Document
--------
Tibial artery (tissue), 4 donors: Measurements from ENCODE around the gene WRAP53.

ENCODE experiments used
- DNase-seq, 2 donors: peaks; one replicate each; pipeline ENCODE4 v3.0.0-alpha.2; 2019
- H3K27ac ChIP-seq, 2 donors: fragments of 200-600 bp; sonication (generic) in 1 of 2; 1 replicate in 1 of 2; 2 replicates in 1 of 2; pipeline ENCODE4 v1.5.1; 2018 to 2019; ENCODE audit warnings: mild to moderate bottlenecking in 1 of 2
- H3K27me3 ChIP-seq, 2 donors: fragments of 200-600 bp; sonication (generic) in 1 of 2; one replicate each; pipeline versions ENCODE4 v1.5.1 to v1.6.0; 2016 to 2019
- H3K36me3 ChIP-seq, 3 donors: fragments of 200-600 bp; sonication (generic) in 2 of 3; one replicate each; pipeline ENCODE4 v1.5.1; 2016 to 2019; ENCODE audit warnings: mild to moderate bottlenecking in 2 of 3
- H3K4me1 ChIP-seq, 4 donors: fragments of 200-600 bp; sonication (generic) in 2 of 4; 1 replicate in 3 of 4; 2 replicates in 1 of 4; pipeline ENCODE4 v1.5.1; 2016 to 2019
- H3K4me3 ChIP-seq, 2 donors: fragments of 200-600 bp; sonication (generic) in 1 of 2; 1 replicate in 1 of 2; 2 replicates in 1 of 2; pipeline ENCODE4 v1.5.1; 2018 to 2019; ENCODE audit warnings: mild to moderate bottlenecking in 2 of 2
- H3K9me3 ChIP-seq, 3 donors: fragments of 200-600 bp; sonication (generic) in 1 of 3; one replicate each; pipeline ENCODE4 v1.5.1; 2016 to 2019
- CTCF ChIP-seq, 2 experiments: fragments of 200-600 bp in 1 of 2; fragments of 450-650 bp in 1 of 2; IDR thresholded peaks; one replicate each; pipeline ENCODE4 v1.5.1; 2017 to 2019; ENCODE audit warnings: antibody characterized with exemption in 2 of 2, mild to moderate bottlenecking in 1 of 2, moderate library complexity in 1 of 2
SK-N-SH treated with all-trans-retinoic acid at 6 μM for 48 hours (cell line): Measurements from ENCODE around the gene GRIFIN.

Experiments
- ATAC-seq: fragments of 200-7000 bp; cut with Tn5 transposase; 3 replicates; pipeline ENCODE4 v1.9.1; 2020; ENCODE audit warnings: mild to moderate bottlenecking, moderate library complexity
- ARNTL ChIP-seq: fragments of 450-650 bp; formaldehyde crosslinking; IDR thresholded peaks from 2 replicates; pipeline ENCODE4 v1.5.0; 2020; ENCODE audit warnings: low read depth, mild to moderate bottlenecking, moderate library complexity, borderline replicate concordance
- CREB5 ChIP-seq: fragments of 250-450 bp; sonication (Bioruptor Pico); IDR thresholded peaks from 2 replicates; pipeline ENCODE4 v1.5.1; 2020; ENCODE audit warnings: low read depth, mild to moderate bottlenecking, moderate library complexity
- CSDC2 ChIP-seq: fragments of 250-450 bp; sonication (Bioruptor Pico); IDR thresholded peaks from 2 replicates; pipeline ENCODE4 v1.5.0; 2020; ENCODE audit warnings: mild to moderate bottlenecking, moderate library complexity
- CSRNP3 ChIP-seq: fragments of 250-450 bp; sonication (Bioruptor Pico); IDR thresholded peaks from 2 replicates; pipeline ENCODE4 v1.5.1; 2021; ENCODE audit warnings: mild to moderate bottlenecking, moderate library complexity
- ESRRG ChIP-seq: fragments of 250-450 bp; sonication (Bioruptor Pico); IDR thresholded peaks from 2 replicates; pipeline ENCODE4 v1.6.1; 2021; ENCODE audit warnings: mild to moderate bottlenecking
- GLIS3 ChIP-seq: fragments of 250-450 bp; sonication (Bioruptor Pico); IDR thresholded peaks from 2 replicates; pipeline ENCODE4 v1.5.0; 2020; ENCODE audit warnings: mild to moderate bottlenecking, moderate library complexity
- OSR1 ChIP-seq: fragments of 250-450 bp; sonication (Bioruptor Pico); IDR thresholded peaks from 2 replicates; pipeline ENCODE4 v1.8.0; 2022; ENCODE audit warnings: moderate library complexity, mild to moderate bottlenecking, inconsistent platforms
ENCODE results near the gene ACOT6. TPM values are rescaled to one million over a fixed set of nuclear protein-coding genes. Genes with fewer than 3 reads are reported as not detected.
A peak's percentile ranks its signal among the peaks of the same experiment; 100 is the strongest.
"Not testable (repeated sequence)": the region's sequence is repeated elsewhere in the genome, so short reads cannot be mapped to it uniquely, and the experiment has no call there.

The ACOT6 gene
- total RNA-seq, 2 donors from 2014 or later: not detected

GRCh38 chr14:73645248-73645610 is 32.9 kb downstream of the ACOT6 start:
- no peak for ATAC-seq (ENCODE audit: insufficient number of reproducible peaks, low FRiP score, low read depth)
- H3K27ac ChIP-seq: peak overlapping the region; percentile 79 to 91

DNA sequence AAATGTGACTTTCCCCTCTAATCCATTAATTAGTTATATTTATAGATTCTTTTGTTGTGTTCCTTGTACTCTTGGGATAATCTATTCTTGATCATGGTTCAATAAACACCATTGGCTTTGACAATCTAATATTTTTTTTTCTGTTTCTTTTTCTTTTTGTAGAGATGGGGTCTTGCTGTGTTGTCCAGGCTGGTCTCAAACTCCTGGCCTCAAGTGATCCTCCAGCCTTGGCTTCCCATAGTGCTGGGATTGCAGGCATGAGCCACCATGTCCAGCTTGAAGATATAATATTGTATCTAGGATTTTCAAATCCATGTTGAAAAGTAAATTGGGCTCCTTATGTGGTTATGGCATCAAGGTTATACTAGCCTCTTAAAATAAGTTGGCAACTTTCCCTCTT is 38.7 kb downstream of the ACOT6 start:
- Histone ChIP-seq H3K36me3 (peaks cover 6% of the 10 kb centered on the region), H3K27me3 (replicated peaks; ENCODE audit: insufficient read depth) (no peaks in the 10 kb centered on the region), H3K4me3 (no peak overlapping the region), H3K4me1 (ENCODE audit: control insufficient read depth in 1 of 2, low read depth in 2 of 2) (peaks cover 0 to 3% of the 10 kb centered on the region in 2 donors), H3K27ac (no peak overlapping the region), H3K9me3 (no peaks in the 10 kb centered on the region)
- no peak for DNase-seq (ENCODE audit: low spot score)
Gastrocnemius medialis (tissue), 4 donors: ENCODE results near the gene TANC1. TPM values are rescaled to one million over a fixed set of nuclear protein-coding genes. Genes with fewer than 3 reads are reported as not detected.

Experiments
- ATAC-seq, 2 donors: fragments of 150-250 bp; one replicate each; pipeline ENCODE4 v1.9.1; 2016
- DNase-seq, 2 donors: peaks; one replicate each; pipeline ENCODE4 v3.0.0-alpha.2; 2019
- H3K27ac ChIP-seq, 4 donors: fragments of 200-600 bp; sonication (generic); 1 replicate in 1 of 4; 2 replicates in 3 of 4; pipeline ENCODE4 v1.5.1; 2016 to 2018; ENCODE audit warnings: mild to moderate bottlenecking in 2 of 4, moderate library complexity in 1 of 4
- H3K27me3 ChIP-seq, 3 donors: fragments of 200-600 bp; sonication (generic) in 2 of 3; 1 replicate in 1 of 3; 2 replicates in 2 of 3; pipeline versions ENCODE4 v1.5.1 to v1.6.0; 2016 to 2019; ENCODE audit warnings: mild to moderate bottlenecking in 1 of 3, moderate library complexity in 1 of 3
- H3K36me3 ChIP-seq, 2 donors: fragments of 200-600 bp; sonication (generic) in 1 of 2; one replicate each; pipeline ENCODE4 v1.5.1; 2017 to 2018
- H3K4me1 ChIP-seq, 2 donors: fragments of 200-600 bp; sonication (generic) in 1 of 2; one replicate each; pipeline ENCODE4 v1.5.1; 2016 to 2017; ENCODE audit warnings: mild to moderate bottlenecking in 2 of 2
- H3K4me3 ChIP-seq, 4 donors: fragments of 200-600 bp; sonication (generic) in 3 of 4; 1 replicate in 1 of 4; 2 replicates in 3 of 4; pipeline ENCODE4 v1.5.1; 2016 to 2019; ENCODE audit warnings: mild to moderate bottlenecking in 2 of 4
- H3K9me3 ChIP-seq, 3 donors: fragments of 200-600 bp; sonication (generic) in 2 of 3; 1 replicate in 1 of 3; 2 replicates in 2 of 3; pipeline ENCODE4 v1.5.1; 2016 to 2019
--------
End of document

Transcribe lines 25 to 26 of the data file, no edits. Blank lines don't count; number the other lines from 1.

- total RNA-seq, 2 donors from 2014 or later: not detected

GRCh38 chr14:73645248-73645610 is 32.9 kb downstream of the ACOT6 start: